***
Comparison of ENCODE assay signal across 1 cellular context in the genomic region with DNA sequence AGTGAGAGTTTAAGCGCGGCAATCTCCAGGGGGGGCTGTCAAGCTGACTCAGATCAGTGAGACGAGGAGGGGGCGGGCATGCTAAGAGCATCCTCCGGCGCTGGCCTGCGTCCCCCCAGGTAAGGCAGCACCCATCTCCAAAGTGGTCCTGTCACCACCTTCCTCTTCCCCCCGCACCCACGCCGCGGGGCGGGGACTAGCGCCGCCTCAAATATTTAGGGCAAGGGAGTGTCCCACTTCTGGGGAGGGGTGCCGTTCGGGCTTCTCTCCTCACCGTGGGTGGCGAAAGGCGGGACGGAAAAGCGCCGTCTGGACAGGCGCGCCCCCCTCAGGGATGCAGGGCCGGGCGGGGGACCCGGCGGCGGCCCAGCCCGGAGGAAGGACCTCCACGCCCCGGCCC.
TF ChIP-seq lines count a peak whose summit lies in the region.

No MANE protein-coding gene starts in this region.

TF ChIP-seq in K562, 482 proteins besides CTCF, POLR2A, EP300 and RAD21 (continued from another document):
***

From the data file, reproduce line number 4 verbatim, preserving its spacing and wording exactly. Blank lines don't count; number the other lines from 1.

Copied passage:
TF ChIP-seq in K562, 482 proteins besides CTCF, POLR2A, EP300 and RAD21 (continued from another document):